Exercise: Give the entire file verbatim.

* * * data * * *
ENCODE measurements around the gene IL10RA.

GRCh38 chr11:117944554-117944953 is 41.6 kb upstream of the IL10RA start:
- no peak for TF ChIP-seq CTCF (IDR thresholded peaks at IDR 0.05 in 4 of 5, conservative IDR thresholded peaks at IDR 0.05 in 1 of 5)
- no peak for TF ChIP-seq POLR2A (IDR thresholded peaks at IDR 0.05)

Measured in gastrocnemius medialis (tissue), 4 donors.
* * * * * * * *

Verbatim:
ENCODE measurements around the gene IL10RA.

GRCh38 chr11:117944554-117944953 is 41.6 kb upstream of the IL10RA start:
- no peak for TF ChIP-seq CTCF (IDR thresholded peaks at IDR 0.05 in 4 of 5, conservative IDR thresholded peaks at IDR 0.05 in 1 of 5)
- no peak for TF ChIP-seq POLR2A (IDR thresholded peaks at IDR 0.05)

Measured in gastrocnemius medialis (tissue), 4 donors.